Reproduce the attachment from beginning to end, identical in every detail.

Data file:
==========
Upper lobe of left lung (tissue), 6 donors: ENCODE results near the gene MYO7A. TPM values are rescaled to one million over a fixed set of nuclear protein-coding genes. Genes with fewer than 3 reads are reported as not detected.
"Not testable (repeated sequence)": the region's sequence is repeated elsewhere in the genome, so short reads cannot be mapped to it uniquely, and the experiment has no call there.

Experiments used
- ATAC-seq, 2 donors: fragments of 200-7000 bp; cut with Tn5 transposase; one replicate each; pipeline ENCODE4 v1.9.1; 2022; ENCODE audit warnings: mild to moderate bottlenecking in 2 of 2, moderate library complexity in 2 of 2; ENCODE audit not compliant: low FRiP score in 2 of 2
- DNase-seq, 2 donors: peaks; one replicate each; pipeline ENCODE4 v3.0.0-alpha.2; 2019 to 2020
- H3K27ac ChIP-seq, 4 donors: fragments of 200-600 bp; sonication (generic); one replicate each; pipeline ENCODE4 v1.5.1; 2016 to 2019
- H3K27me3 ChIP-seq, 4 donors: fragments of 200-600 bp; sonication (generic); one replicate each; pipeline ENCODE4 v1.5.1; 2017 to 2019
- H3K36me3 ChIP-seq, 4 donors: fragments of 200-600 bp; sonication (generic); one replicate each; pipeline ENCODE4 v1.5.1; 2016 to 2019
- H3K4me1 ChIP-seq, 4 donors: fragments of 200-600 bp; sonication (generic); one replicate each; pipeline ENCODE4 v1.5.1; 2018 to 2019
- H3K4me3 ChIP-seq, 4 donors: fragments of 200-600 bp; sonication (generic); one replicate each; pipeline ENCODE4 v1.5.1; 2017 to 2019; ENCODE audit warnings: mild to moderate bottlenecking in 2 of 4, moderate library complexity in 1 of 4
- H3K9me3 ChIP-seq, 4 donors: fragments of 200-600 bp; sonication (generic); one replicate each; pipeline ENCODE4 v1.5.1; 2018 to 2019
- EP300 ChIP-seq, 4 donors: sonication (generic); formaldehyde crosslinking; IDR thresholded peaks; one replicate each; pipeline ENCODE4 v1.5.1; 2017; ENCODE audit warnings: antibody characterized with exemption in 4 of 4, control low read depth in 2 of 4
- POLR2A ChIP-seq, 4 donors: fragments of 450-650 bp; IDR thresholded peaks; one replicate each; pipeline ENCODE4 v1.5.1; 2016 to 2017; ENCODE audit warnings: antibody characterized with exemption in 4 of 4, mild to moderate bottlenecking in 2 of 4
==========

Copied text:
Upper lobe of left lung (tissue), 6 donors: ENCODE results near the gene MYO7A. TPM values are rescaled to one million over a fixed set of nuclear protein-coding genes. Genes with fewer than 3 reads are reported as not detected.
"Not testable (repeated sequence)": the region's sequence is repeated elsewhere in the genome, so short reads cannot be mapped to it uniquely, and the experiment has no call there.

Experiments used
- ATAC-seq, 2 donors: fragments of 200-7000 bp; cut with Tn5 transposase; one replicate each; pipeline ENCODE4 v1.9.1; 2022; ENCODE audit warnings: mild to moderate bottlenecking in 2 of 2, moderate library complexity in 2 of 2; ENCODE audit not compliant: low FRiP score in 2 of 2
- DNase-seq, 2 donors: peaks; one replicate each; pipeline ENCODE4 v3.0.0-alpha.2; 2019 to 2020
- H3K27ac ChIP-seq, 4 donors: fragments of 200-600 bp; sonication (generic); one replicate each; pipeline ENCODE4 v1.5.1; 2016 to 2019
- H3K27me3 ChIP-seq, 4 donors: fragments of 200-600 bp; sonication (generic); one replicate each; pipeline ENCODE4 v1.5.1; 2017 to 2019
- H3K36me3 ChIP-seq, 4 donors: fragments of 200-600 bp; sonication (generic); one replicate each; pipeline ENCODE4 v1.5.1; 2016 to 2019
- H3K4me1 ChIP-seq, 4 donors: fragments of 200-600 bp; sonication (generic); one replicate each; pipeline ENCODE4 v1.5.1; 2018 to 2019
- H3K4me3 ChIP-seq, 4 donors: fragments of 200-600 bp; sonication (generic); one replicate each; pipeline ENCODE4 v1.5.1; 2017 to 2019; ENCODE audit warnings: mild to moderate bottlenecking in 2 of 4, moderate library complexity in 1 of 4
- H3K9me3 ChIP-seq, 4 donors: fragments of 200-600 bp; sonication (generic); one replicate each; pipeline ENCODE4 v1.5.1; 2018 to 2019
- EP300 ChIP-seq, 4 donors: sonication (generic); formaldehyde crosslinking; IDR thresholded peaks; one replicate each; pipeline ENCODE4 v1.5.1; 2017; ENCODE audit warnings: antibody characterized with exemption in 4 of 4, control low read depth in 2 of 4
- POLR2A ChIP-seq, 4 donors: fragments of 450-650 bp; IDR thresholded peaks; one replicate each; pipeline ENCODE4 v1.5.1; 2016 to 2017; ENCODE audit warnings: antibody characterized with exemption in 4 of 4, mild to moderate bottlenecking in 2 of 4